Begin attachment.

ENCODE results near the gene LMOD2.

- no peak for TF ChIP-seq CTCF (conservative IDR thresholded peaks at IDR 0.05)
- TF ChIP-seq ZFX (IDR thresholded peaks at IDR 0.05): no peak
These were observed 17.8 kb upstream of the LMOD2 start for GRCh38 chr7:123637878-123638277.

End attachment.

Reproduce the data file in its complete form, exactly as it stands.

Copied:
ENCODE results near the gene LMOD2.

- no peak for TF ChIP-seq CTCF (conservative IDR thresholded peaks at IDR 0.05)
- TF ChIP-seq ZFX (IDR thresholded peaks at IDR 0.05): no peak
These were observed 17.8 kb upstream of the LMOD2 start for GRCh38 chr7:123637878-123638277.